From September to December 2001 a salvage excavation was conducted at ‘Enot Shuni, located west of the classical site of Shuni (Permit No. A-3496; map ref. NIG 19493–500/71535–45; OIG 14493–500/21535–45) in the wake of unintended damage to ancient tombs by a private company, which was reported to the IAA. The excavation, on behalf of and funded by the IAA, was directed by M. Peilstöcker and D.A. Sklar-Parnes, with the assistance of K. Covello-Paran, S.R. Wolff, A. Golani,
O. Segal, A. Dagot, U. ‘Ad, G. Parnos, A. Gorzalczany and H. Abu-‘Uqsa (area supervision), V. Essman, V. Pirsky and A. Hajian (surveying and drafting), S. Ya‘aqov-Jam (administration), T. Sagiv (photography), Y. Nagar (physical anthropology), E. Kamaisky (pottery restoration), and H. Tsion-Cinamon (GPS). Further assistance was provided by R. Badhi, Z. Horowitz and S. Golan of the IAA Central District/Haifa Office.
The Shuni quarry is situated c. 3 km northeast of the modern town of Binyamina, at the southern end of the Carmel Mountain. North of the quarry archaeological remains from the Roman and Byzantine Periods were revealed at Ramat Ha-Nadiv and toward the northwest a field of tumuli, dating most probably to the Intermediate Bronze Age, was excavated. In the area immediately west of the archaeological park of Shuni remains of a mosaic floor were discovered and at a distance of some 200 m westward, the remains of a small settlement, dating to the MB II period, were discerned (Fig. 1, Area 1; ESI 116:22*–23*; Gorzalczany A. 2005. Tel Aviv 32/1:32–49).
The primary survey at the previously unknown site, carried out by M. Haiman and E. Yannai of the IAA, recorded a few shaft-tombs that were recently damaged, as well as a number of additional tombs damaged in the past. An immediate excavation of the most damaged tombs was initiated by the IAA and directed by D.A Sklar-Parnes. In addition, the quarry’s environ was surveyed by M. Peilstöcker, adding numerous features to the site’s map. Most of these consisted of circular or square spots of dark soil, which indicated tomb shafts and were clearly visible on the grayish bedrock surface. Since the quarrying activities posed a permanent threat to the tombs, a salvage excavation was undertaken, directed by the author.
The site was divided into three areas for the excavations (Area 2–4; Fig. 1), which ascertained that the entire southern slope of the site (from a max. elevation of 50 m asl to a min. elevation of 25 m asl) was used as a cemetery during the Intermediate Bronze Age and reused during Middle Bronze II. A single tomb was utilized during the Late Bronze Age, another one during the Iron Age and one of the tombs had reused an earlier Chalcolithic burial cave. More than 90 tombs were revealed, as well as a mausoleum dating to the Roman period, which was not excavated, and a limekiln dating to the Byzantine period.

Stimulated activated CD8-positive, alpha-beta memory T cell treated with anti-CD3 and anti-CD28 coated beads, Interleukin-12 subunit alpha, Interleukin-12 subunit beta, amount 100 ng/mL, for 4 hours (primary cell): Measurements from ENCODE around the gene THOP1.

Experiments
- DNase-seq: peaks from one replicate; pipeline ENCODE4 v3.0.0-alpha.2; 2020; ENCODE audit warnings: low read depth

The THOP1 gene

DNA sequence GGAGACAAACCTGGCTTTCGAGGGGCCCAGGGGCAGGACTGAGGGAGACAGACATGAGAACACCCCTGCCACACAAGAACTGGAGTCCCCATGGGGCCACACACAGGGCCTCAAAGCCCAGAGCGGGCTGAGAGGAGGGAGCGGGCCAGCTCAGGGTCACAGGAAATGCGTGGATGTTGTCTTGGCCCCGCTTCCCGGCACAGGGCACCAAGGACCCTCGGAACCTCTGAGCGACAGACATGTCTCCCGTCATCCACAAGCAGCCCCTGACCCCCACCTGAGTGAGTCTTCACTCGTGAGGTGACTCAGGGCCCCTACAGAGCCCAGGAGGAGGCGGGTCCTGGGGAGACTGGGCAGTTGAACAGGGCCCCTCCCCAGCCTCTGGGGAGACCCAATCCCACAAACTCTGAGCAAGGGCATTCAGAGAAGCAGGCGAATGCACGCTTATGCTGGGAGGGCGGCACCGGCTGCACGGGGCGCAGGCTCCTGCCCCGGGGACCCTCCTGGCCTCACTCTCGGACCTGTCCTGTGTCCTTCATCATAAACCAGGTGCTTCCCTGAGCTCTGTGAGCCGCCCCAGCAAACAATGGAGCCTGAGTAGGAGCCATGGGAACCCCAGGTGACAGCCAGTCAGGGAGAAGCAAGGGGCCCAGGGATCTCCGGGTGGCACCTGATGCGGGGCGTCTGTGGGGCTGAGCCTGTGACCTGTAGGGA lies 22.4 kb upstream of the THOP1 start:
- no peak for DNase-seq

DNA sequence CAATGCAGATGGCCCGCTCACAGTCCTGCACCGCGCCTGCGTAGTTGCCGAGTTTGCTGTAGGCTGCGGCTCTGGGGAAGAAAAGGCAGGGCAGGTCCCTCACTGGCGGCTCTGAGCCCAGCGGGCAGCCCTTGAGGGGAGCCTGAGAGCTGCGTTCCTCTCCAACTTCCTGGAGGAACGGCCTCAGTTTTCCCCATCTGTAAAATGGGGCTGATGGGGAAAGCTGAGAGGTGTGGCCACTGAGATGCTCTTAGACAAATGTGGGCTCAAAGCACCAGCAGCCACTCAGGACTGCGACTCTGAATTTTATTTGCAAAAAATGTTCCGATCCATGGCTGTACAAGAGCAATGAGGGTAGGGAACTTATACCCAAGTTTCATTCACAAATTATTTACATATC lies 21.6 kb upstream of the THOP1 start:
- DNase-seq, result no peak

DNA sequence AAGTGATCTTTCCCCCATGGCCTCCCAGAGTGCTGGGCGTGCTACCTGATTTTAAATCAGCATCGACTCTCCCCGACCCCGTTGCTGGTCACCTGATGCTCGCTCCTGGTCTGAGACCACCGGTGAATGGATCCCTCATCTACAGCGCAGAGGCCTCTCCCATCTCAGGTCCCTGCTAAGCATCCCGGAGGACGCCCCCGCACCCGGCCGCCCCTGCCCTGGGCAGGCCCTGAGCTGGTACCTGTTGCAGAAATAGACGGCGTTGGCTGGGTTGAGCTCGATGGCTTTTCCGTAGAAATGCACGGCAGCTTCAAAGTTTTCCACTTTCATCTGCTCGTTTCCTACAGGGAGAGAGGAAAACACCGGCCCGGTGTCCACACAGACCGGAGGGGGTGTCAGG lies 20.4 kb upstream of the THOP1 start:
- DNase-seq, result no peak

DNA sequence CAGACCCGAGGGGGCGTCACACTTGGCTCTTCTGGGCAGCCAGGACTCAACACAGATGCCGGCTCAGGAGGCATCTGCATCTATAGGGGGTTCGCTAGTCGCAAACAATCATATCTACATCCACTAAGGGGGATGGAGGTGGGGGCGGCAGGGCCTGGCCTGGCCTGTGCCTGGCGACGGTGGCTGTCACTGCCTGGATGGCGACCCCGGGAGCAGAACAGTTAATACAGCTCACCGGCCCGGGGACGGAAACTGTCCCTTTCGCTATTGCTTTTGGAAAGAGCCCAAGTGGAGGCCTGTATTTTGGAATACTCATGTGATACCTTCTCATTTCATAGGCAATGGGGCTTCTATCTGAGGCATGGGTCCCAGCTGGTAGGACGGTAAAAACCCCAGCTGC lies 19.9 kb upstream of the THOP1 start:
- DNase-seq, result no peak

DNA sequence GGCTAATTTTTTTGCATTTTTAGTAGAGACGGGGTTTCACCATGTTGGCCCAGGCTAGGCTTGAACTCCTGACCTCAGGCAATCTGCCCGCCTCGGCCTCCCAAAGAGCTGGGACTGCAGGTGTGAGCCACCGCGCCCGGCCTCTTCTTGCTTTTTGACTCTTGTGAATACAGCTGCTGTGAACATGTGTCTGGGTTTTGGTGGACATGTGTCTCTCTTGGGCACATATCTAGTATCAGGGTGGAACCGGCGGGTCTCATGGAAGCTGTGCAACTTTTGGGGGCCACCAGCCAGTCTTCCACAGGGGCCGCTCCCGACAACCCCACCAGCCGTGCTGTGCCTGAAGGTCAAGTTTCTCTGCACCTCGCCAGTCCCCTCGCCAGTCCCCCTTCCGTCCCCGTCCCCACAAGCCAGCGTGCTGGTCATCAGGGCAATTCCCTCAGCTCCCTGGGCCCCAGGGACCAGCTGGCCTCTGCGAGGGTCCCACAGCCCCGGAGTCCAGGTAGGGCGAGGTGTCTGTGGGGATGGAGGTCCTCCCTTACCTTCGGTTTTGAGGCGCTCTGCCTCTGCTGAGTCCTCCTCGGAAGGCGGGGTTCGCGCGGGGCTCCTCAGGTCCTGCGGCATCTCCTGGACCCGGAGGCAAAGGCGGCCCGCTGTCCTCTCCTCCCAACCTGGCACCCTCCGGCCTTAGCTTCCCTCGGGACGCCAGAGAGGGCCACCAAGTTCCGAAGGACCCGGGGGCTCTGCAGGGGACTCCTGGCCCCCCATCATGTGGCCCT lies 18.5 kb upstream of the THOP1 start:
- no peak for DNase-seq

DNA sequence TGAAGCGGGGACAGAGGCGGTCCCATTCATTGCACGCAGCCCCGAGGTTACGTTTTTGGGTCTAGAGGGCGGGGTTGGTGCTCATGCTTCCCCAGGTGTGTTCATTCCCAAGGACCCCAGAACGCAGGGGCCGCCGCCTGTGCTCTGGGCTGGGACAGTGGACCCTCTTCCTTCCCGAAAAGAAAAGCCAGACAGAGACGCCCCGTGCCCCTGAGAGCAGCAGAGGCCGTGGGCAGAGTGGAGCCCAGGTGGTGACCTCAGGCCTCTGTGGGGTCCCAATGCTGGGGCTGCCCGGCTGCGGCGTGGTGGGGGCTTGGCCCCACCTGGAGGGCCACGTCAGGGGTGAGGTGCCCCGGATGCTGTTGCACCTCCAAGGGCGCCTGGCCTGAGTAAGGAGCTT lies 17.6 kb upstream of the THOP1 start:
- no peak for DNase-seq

The tombs had either square or circular shafts and were constructed according to the same principle. The shafts were hewn into the relatively soft bedrock, a nari limestone layer that covered a layer of hard dolomite rock. Whenever the shafts reached this hard layer, one, two or three burial chambers were cut. Most of the tombs were in a good state of preservation, although in some cases the roof of the burial chambers had collapsed. Human and animal bones, including horse bones, were discovered in the tombs. Most of the osteological remains were not in articulation. A bone repository, containing large quantities of human bones and a few pottery vessels was found in one of the chambers. When the skeletons were in articulation, the head was placed close to the wall of the tomb. A group of 23 small vessels that contained infant bones was found in Tomb 70, dating to the Intermediate Bronze Age.
Tomb 92 in Area 4 is presented as a typical example of the cemetery (Fig. 2). The tomb consisted of a circular entrance shaft (c. 3 m deep) and a narrow burial chamber (height less than 1.2 m) that was accessed via a wide doorway. A second entry in the southern wall of this chamber led to a second chamber, which seems to have originally belonged to a different tomb, since a blocked shaft was discerned in its northern wall. Seventeen complete pottery vessels together with seven metal artifacts, including five spearheads, were found. Only two vessels were recovered from the second chamber. The vessels included bowls, jars, jugs and juglets, all dating to the early Middle Bronze IIA period. The emergence of Intermediate Bronze Age pottery in the fill indicated that the tomb had been first used in this period, but was apparently cleared away before its reuse in Middle Bronze II.
An early summary of the results shows that the tombs of the Intermediate Bronze Age were multiple, primary burials, containing a varying number of individuals. The anthropological report indicates that at least some of the tombs served as single family mortuaries. The Middle Bronze II burials were relatively poor in comparison with similar tombs at other sites.
The Intermediate Bronze Age finds were distinguished by a high level of standardization––all vessels were strikingly similar. The assemblage was quite limited, consisting mainly of small vessels––teapots, amphoriskoi, small jars and jugs, which resembled the ones found in other burials of the period, albeit the absence of cooking pots. The vessels generally reflected the northern culture, although ‘Syrian’ vessels were rare. Metal artifacts comprised tools and weapons, including axes. The Middle Bronze II assemblages displayed a wide range of vessel types. Noteworthy were decorated vessels, such as the Levantine Painted Ware and other related potteries. Other Middle Bronze II artifacts included metal objects, among them socketed spearheads, some with remains of their wooden handles, toggle pins and rings, as well as scarabs, stone pommels, worked bones, bone inlays and beads.